In April 1990, the Indian government became concerned over the intelligence received in New Delhi on Pakistani troop movements along the LoC in Kashmir. Consequently, the Indian government decided to increase its defense budget and publicize new threats from Pakistan and its strategic ally, the People’s Republic of China. Meanwhile, the Kashmir Valley was rocked by political violence. Pakistan officially accused India of mounting a massive striking force on the Indo-Pakistan borders between Bikaner and Rajasthan and responded to the Indian moves by calling up its military reserves by the end of the month. Fortunately, this brinkmanship was called off by both sides.

This sensible restraint and subsequent attempts at bilateral negotiations in New York notwithstanding, relations between the two countries remained strained throughout the early 1990s and even aggravated in May 1998 when they tested a series of nuclear weapons as a show of force.22 The UN Security Council communiqué of June 4 condemned the nuclear tests, expressed deep concern about the danger to peace and stability in the region, and urged “maximum restraint” and “mutually acceptable solutions that address the root causes of those tensions, including Kashmir.”23 Regrettably, despite the Indo-Pakistan agreement on February 26, 1999 (Lahore Declaration), India test-fired its new long-range Agni missile on April 11, 1999, followed by Pakistan’s medium-range Shaheen missile on April 14 and 15.24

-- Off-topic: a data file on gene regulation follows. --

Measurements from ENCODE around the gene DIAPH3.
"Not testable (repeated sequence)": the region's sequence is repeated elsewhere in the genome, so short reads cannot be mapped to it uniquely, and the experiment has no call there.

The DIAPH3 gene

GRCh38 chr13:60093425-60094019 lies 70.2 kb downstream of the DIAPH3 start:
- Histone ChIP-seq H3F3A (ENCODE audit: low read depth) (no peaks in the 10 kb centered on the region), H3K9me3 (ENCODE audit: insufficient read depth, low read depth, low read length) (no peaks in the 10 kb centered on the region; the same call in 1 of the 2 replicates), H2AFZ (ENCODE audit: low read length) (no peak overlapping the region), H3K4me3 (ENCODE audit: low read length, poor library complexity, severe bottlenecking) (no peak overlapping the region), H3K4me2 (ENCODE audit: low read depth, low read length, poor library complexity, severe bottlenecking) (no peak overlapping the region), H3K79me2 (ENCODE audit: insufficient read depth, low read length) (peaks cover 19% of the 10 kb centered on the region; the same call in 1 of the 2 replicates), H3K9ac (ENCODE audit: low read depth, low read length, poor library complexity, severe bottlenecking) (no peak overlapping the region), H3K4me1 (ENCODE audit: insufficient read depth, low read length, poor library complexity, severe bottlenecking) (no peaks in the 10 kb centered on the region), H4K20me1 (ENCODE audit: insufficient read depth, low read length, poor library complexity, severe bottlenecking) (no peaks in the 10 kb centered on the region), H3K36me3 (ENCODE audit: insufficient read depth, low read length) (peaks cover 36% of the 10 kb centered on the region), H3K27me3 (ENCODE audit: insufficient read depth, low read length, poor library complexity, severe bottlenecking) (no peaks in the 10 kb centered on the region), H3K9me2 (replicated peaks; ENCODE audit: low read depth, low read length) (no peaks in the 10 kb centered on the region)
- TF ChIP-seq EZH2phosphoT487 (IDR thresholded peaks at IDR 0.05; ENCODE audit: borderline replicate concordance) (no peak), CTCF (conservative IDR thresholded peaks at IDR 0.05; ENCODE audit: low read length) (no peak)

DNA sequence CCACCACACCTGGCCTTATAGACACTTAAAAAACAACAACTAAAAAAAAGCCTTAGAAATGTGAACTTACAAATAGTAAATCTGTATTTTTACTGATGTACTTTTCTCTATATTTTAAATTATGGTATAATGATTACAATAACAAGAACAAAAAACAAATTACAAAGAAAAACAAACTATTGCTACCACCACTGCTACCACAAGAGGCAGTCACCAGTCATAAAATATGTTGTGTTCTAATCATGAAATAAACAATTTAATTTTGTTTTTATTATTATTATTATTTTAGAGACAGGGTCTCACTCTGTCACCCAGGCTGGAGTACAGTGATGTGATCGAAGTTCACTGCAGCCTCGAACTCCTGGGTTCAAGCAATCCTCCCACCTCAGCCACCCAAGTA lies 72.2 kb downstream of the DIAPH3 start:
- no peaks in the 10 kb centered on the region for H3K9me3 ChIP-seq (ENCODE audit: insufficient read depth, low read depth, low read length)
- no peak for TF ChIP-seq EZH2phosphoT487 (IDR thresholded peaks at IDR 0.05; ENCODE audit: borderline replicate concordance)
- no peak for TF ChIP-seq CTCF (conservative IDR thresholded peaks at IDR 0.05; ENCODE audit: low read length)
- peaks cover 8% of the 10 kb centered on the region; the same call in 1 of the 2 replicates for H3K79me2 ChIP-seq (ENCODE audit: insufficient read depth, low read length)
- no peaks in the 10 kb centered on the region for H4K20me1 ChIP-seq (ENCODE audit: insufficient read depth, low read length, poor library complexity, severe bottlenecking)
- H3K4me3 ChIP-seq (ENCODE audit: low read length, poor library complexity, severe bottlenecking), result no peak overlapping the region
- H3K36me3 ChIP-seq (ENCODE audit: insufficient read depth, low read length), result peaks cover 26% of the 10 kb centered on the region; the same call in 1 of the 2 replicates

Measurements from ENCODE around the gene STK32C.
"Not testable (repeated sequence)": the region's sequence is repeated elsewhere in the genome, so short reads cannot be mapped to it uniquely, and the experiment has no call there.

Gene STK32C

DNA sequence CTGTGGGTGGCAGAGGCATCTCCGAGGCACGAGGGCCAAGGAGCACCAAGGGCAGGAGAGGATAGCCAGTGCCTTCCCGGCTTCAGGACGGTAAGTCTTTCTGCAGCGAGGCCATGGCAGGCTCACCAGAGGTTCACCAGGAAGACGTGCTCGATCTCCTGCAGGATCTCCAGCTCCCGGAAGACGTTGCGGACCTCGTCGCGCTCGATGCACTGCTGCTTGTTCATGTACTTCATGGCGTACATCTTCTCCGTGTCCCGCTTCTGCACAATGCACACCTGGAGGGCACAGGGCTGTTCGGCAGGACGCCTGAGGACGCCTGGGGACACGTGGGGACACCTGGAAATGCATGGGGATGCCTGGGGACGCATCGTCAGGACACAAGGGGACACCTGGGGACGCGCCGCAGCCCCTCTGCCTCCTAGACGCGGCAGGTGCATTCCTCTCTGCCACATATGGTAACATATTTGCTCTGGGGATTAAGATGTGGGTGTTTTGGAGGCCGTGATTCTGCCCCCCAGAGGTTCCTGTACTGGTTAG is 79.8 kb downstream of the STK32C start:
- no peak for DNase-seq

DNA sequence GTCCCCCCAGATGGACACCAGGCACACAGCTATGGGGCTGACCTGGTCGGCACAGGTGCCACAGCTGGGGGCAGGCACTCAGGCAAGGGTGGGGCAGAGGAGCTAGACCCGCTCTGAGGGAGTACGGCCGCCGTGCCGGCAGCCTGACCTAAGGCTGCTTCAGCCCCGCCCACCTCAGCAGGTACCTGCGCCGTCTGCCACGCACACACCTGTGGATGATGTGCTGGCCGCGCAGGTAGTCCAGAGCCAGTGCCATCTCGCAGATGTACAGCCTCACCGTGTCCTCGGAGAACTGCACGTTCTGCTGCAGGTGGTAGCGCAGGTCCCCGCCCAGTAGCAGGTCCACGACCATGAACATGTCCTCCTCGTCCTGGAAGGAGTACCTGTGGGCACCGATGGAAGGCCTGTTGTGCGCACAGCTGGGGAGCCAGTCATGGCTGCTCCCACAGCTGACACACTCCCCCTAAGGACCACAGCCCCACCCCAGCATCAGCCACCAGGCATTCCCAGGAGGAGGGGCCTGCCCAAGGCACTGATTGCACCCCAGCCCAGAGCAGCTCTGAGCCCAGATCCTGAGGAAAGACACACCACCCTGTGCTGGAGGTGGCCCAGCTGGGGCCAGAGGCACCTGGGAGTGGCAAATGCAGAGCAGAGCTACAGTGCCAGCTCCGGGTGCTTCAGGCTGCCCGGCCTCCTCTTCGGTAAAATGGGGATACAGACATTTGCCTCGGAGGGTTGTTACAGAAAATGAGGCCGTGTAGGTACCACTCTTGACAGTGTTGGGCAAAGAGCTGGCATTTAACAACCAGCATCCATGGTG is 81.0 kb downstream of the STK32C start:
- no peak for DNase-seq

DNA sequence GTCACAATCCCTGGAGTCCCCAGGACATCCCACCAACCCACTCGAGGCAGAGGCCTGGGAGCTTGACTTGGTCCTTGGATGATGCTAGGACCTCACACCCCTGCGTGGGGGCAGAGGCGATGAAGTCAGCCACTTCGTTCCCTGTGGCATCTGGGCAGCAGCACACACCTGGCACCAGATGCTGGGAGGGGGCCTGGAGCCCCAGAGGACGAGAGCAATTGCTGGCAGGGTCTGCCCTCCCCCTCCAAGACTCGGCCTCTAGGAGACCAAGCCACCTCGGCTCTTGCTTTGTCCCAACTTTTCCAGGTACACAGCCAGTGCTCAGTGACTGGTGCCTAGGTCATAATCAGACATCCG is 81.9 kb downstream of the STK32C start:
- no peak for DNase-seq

Indo-Pakistan relations deteriorated further during the summer of 1999. The Pakistan-backed Kashmiri militant forces (Hizbul Mujahideen) crossed the LoC and occupied territories on the Indian side of the line. Reportedly, Pakistani forces disguised as local Mujahideen endeavored to sever the Srinagar-Leh highway at Kargil and alter the status of the LoC. Most probably, Pakistan felt emboldened by its nuclear shield to raise the Kashmir issue. General Pervez Musharraf of Pakistan threatened to teach India an unforgettable lesson, and the chief of India’s army warned: “it may not be applicable next year.”25 The Kargil conflict lasted from June 6, when India launched its Operation Vijay, to late July, when 464 militants, 725 Pakistan regular soldiers, and 474 Indian soldiers were killed, and a few thousand were wounded on each side. The Pakistani infiltrators began retreating from Kargil on July 11 and India recaptured the key peaks at Batalik. On July 12, the Pakistani Premier Nawaz Sharif proposed talks with the Indian Premier Atal Behari Vajpayee. Throughout the Kargil conflict, the US government remained steadfastly critical of Pakistan’s provocation, and the determined stance of President Bill Clinton helped bring the otherwise intractable Pakistan government to its senses.